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The Question: Is the term “Imposter Syndrome” Actually THE Imposter? Yes? No? Maybe?

Final Answer: From my perspective it is a resounding ‘Yes!” But . . . .hold on a bit. There are two words in that term... The word ‘imposter’ and its associated feelings are real for each person. No doubt about it!

Final, final answer: the word “syndrome” as used with this concept, is the imposter itself.

And here are my reasons why:

  1. The original terms used by Dr. Pauline Clance are phenomenon, experience, or feelings. No where does the word ‘syndrome’ show up in her original research paper, other than a passing reference to it being a colloquialism.

  2. Imposter Syndrome is not a clinical diagnosis or included in the American Psychological Association’s, “The Diagnostic and Statistical Manual of Mental Disorders V,” the reference book mental health professionals use as an aid in their diagnoses.

  3. The term “Imposter Syndrome” has become a popularized faux (fake) medical term with no clinical diagnosis as either a syndrome or some type of mental illness.

Through the three posts and this article, I wanted to expose you to the emotional power of words, spoken and written. In this case, the word is ‘syndrome,’ as used in the context of imposter syndrome. I wanted you to experience the power this word has to create different emotions in you – primarily more negative emotions.

I have reviewed many articles, research papers, and books about the “imposter syndrome.” There are many words or phrases that show up fairly consistently in the titles of these different articles. Below is a sample of five such words or phrases. Read each word or phrase and then take a few seconds to think about what emotion(s) it conjured up before going to the next one.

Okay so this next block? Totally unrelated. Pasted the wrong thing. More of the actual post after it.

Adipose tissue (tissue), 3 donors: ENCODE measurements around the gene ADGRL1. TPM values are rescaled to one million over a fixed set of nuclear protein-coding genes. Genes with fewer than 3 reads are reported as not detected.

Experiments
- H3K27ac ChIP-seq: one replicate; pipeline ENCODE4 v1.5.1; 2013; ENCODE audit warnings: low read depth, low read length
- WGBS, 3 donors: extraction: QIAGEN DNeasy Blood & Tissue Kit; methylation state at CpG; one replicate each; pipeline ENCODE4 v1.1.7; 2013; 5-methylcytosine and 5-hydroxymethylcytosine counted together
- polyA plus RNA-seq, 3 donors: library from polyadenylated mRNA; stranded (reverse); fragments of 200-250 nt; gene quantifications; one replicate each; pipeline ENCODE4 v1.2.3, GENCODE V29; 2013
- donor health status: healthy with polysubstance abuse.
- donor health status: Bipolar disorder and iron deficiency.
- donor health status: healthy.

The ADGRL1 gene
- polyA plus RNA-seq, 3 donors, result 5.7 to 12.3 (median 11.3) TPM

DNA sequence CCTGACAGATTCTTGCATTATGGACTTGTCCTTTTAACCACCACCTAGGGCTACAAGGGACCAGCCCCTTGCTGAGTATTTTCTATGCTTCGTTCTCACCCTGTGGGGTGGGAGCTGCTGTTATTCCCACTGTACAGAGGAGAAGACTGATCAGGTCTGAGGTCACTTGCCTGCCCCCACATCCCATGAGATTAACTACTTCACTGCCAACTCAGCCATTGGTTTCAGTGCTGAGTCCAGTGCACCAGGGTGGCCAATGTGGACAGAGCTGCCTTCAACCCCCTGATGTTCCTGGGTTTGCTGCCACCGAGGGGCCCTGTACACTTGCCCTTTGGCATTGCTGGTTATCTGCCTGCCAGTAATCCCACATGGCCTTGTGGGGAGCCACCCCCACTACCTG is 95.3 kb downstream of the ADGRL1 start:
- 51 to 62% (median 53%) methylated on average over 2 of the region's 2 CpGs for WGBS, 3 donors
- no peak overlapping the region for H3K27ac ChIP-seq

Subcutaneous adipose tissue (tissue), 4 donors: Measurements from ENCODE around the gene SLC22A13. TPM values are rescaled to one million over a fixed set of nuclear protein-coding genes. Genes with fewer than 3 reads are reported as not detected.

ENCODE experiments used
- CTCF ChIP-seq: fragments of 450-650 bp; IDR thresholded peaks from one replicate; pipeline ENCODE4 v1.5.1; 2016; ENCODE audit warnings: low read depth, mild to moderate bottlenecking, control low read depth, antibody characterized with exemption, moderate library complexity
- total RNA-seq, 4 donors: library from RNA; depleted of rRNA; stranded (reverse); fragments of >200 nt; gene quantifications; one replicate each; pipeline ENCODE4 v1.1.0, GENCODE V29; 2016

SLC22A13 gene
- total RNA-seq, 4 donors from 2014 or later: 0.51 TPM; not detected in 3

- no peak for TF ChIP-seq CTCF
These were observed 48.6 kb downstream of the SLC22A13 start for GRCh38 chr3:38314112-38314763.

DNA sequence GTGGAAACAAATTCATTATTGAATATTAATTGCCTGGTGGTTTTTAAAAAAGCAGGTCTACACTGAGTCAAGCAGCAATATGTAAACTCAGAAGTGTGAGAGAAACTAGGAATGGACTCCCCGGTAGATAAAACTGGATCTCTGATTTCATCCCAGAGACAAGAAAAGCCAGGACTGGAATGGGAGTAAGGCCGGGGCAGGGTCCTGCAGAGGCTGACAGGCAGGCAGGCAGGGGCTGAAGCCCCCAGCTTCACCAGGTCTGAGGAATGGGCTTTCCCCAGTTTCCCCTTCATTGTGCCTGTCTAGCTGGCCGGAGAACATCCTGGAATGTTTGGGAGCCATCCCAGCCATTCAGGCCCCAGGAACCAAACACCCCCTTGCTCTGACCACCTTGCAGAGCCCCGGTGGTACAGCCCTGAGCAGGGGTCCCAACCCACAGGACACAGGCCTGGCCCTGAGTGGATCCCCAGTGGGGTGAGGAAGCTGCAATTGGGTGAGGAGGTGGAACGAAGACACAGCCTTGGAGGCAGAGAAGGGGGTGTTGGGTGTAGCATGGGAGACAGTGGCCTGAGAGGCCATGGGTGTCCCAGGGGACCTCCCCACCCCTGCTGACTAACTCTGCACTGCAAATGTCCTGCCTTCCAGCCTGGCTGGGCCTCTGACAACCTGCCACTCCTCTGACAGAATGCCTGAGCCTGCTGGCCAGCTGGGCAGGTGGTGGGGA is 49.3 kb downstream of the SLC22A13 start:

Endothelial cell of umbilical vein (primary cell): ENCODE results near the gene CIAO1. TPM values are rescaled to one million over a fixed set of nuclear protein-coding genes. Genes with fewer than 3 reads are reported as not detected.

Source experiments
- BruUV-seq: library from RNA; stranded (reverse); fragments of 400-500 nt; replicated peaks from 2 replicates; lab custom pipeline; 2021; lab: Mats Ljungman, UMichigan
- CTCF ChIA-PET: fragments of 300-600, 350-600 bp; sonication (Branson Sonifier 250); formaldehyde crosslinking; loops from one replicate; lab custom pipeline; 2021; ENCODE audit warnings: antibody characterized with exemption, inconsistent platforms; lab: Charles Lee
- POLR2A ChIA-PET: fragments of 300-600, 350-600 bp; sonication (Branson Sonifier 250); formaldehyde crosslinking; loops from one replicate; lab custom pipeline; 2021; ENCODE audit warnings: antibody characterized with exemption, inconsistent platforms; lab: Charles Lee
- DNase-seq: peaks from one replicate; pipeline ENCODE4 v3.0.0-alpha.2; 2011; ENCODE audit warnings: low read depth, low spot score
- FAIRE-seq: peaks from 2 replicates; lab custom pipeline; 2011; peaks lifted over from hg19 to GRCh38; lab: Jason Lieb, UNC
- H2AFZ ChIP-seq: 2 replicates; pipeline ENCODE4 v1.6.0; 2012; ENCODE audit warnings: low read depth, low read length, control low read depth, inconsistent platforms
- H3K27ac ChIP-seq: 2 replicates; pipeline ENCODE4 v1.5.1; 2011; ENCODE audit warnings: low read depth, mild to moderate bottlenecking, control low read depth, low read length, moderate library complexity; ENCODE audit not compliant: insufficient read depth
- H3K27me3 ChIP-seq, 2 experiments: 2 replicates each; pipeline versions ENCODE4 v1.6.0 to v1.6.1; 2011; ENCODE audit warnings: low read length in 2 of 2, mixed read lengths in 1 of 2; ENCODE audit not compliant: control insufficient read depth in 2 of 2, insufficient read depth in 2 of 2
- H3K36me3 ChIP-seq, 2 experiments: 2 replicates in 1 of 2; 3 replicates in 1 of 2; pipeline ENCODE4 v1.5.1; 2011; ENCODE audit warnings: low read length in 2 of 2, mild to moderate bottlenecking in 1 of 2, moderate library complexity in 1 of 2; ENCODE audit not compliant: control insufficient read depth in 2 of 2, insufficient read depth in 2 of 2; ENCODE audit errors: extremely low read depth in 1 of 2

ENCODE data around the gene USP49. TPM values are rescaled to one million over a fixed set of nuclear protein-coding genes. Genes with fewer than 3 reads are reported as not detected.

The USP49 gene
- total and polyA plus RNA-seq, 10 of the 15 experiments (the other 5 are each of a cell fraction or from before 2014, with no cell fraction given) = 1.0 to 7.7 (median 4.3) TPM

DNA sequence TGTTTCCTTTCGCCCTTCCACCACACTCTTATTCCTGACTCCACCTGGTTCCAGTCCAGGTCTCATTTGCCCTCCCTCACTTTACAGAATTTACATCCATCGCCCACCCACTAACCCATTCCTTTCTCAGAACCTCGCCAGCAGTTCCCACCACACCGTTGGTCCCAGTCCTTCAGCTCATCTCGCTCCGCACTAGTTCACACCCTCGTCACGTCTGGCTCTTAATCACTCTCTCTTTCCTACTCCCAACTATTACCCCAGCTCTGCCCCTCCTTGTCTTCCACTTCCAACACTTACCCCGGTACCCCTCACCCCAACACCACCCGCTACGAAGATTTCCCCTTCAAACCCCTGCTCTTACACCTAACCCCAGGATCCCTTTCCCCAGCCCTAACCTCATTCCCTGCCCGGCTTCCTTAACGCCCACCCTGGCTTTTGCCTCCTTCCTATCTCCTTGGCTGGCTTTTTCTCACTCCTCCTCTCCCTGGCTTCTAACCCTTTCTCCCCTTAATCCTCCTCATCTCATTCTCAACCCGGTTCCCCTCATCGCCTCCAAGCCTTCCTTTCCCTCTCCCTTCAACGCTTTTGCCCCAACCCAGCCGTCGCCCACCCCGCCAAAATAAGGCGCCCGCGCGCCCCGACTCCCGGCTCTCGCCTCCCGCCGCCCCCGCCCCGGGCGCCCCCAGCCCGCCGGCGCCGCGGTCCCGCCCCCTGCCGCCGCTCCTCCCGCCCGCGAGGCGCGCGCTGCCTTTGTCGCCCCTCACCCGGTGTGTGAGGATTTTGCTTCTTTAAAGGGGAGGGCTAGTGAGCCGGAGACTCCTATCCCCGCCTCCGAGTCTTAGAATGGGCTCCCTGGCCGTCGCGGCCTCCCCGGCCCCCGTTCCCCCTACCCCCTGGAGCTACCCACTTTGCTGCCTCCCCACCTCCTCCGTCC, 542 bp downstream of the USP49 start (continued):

1. Flawed.

  2. Suffer from.

  3. Do battle with.

  4. Sabotage.

  5. Insidious effects.

How did you make out? Did any of them bring up a positive emotion or were they mostly negative? I don’t know about you, but that list can make me feel that something may be wrong in my mind. It almost makes me feel a bit helpless, like this will be a lifetime battle. There is something not right here. Why should I have to do battle with, overcome, or defeat any part of my body or mind?

The Emotional Power of Words

They have the power to inspire, encourage, appreciate, heal, and turn the impossible into the possible. Words can act as triggers for a wide variety of emotions. For example, here are some emotionally powerful words: sadness, phenomenon, awe, joy, fear, syndrome, surprise, disgust, anger, doubt, puppy, trust. Each one has no doubt created a certain emotion in your mind.

Our rational and emotional minds work together to help us respond in the most effective way to the words we hear and read. They help us react based on our perceptions of our world. But, sometimes, we are so ingrained in our own perceptions that they become the only way to understand our world. They can be a barrier to growth and change. Just like the more common thought is that the “imposter syndrome” is a negative thing.